As many people might already know, I was born and raised in New York City. My parents both immigrated to the US separately, my father as a refugee from China in the late 1970s and my mum moved to the city just a little bit later after spending a few years living in Amsterdam. They were introduced to each other through my mum’s brother-in-law and mutual acquaintances in New York and eventually married in 1980. I was born a couple of years later in 1982.
My parents gave me a traditional Chinese Name, Wai-Ping (慧萍) which growing up, I had thought translated to “knowledge apple”, which I thought was pretty cool. Of course, my Chinese is pretty horrific and I never learned to read or write nor did I really completely comprehend the subtle nuances of radicals and strokes. Anyway, when I got much older I realised that the characters of my name were different to the ones of knowledge and apple, even though they sounded the same. I was actually closer to being “wisdom algae”. Imagine my disappointment!
Turns out, it’s not QUITE that bad. While the Ping is a part of the word for “duckweed” (浮萍), the Ping actually is a word used to refer to a traveller or someone who doesn’t have a permanent home – I guess a little bit like algae since it doesn’t have roots. I’m a little bit more okay with that!
Is Wai your surname?
One of the things that I’ve been asked a lot is whether Wai is my family name. That’s because with traditional Chinese names, you address someone by their surname first. In Little and Lo in the City, Guo’s friends call him Lin which is his and Mei’s surname.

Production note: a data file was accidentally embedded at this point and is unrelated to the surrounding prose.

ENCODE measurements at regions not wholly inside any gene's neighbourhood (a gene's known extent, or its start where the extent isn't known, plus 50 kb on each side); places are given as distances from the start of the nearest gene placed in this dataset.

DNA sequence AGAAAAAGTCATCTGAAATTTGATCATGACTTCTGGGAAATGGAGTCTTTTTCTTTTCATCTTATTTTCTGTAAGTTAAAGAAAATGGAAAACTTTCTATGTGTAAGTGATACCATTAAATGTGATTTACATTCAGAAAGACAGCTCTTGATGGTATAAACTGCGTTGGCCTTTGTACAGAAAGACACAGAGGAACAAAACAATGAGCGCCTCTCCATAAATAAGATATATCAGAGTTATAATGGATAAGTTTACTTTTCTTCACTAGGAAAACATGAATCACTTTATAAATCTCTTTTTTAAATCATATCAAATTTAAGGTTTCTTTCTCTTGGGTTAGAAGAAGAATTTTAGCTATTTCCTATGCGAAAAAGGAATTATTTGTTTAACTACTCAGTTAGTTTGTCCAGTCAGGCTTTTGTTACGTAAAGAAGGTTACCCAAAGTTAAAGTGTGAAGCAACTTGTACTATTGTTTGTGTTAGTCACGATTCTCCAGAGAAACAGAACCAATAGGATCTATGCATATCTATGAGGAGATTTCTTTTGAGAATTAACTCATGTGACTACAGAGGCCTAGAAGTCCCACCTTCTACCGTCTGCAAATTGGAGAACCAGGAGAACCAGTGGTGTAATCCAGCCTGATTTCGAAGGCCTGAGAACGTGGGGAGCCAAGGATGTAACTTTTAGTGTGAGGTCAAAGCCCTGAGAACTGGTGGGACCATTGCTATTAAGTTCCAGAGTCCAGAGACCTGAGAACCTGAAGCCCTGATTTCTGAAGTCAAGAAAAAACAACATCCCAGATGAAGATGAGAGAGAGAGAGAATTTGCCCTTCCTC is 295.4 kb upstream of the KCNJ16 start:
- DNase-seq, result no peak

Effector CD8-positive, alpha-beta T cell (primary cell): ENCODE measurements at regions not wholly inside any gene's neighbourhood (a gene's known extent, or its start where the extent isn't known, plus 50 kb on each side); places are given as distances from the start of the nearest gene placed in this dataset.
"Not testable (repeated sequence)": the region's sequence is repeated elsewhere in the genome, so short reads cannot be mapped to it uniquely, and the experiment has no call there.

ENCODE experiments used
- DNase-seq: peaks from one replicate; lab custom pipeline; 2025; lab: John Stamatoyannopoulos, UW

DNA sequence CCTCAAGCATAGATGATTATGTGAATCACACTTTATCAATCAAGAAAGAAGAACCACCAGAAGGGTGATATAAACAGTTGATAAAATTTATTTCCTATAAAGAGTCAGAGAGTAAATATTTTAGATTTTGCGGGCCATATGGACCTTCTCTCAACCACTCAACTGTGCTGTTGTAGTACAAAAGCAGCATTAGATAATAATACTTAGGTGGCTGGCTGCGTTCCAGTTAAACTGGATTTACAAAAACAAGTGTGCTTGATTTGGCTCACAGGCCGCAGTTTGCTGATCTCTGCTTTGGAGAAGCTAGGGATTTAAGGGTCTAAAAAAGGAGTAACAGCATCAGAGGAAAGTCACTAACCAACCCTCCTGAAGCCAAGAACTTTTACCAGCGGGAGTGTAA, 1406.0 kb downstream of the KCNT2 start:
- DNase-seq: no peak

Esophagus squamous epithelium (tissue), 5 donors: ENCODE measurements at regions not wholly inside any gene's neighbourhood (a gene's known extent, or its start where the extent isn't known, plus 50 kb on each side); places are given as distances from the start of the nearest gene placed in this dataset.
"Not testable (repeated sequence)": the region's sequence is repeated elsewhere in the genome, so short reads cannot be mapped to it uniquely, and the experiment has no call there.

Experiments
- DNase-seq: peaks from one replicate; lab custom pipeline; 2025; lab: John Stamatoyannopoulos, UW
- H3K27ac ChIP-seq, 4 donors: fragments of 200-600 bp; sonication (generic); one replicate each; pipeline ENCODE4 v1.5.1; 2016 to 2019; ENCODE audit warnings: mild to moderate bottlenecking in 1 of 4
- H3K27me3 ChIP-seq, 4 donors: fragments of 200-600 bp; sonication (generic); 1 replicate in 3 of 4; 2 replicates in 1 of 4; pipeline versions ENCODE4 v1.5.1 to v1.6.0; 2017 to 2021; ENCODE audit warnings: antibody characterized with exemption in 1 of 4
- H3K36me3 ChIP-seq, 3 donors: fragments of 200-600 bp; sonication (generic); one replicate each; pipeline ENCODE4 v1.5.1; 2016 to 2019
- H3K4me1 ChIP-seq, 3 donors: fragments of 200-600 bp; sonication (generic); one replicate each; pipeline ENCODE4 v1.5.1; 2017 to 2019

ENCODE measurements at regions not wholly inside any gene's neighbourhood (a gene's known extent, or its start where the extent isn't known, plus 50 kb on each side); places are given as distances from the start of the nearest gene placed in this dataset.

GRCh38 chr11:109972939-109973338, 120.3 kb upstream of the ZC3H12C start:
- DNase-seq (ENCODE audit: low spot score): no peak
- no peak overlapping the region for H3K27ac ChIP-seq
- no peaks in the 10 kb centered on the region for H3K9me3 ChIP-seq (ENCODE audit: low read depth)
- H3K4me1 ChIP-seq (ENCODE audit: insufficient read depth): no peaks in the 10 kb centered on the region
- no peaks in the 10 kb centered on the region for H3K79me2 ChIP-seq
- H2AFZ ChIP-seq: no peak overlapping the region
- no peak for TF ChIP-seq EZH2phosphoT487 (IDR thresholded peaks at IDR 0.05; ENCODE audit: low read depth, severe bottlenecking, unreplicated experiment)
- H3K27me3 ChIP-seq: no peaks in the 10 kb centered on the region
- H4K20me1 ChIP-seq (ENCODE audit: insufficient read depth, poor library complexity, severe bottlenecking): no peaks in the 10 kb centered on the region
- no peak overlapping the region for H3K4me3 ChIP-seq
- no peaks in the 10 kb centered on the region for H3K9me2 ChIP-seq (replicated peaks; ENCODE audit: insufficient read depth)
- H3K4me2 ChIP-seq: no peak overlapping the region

However, because I grew up in the US, I have always been addressed by my first name. It’s actually amusing because depending on what stage in my life my friends first got to know me – primary school, high school, uni or as an adult – they address me slightly differently. I grew up as Wai-Ping and was quite adamant about its pronunciation in primary school (WY-Ping rather than WAY-Ping) but then switched to the softer sounding WAY-Ping in high school and uni. Then because I lived in Japan after I graduated from school, the foreign sounding Chinese name was much harder to figure out for an English teacher with bad Japanese (even though everyone prattled away at me as if I understood them perfectly), I dropped the “ping” altogether and just became known as Wai.
I quite like Wai now – it’s simple, kind of no nonsense. And it’s still amusing enough to watch the poor baristas try to call it out.
Oh and a quick note on the Chim, in case anyone’s interested. The character 詹 is usually pronounced Zhan in Mandarin but my father had his name phonetically interpreted from Cantonese not Mandarin when he first arrived in the US. It’s not a very common surname, but it is the name of one of China’s most famous railroad engineers, Zhan Tian You.
Here’s a picture of him:
I think there’s a family resemblance in there!
So curious what’s the story of your name? I love to hear about ancestral histories and origins – drop me a note below!